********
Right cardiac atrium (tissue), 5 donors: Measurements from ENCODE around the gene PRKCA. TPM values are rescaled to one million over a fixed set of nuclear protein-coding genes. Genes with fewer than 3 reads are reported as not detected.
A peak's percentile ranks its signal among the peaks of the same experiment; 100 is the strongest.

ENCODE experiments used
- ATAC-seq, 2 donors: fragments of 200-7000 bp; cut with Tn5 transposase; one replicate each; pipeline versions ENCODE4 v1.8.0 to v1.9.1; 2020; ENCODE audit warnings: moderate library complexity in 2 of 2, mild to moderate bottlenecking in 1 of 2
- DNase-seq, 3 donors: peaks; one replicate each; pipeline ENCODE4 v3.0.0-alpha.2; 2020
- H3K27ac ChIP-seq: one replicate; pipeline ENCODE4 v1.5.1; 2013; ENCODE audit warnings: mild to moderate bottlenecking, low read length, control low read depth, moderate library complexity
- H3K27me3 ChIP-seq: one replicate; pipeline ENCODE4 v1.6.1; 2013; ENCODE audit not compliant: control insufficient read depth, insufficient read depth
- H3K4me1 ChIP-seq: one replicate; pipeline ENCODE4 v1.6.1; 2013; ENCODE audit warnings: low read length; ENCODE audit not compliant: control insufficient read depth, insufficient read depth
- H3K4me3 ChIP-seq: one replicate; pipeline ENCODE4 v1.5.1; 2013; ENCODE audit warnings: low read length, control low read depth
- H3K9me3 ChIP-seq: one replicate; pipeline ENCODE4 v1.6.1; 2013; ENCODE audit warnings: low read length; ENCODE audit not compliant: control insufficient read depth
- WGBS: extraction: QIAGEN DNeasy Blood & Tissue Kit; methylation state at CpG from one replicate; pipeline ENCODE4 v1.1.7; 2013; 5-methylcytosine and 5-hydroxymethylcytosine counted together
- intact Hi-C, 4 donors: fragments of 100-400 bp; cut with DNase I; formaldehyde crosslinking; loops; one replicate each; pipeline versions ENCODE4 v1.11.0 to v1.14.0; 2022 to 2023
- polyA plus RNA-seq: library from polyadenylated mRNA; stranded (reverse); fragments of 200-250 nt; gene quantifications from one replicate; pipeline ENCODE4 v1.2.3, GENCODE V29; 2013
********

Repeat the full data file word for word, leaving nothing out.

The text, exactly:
Right cardiac atrium (tissue), 5 donors: Measurements from ENCODE around the gene PRKCA. TPM values are rescaled to one million over a fixed set of nuclear protein-coding genes. Genes with fewer than 3 reads are reported as not detected.
A peak's percentile ranks its signal among the peaks of the same experiment; 100 is the strongest.

ENCODE experiments used
- ATAC-seq, 2 donors: fragments of 200-7000 bp; cut with Tn5 transposase; one replicate each; pipeline versions ENCODE4 v1.8.0 to v1.9.1; 2020; ENCODE audit warnings: moderate library complexity in 2 of 2, mild to moderate bottlenecking in 1 of 2
- DNase-seq, 3 donors: peaks; one replicate each; pipeline ENCODE4 v3.0.0-alpha.2; 2020
- H3K27ac ChIP-seq: one replicate; pipeline ENCODE4 v1.5.1; 2013; ENCODE audit warnings: mild to moderate bottlenecking, low read length, control low read depth, moderate library complexity
- H3K27me3 ChIP-seq: one replicate; pipeline ENCODE4 v1.6.1; 2013; ENCODE audit not compliant: control insufficient read depth, insufficient read depth
- H3K4me1 ChIP-seq: one replicate; pipeline ENCODE4 v1.6.1; 2013; ENCODE audit warnings: low read length; ENCODE audit not compliant: control insufficient read depth, insufficient read depth
- H3K4me3 ChIP-seq: one replicate; pipeline ENCODE4 v1.5.1; 2013; ENCODE audit warnings: low read length, control low read depth
- H3K9me3 ChIP-seq: one replicate; pipeline ENCODE4 v1.6.1; 2013; ENCODE audit warnings: low read length; ENCODE audit not compliant: control insufficient read depth
- WGBS: extraction: QIAGEN DNeasy Blood & Tissue Kit; methylation state at CpG from one replicate; pipeline ENCODE4 v1.1.7; 2013; 5-methylcytosine and 5-hydroxymethylcytosine counted together
- intact Hi-C, 4 donors: fragments of 100-400 bp; cut with DNase I; formaldehyde crosslinking; loops; one replicate each; pipeline versions ENCODE4 v1.11.0 to v1.14.0; 2022 to 2023
- polyA plus RNA-seq: library from polyadenylated mRNA; stranded (reverse); fragments of 200-250 nt; gene quantifications from one replicate; pipeline ENCODE4 v1.2.3, GENCODE V29; 2013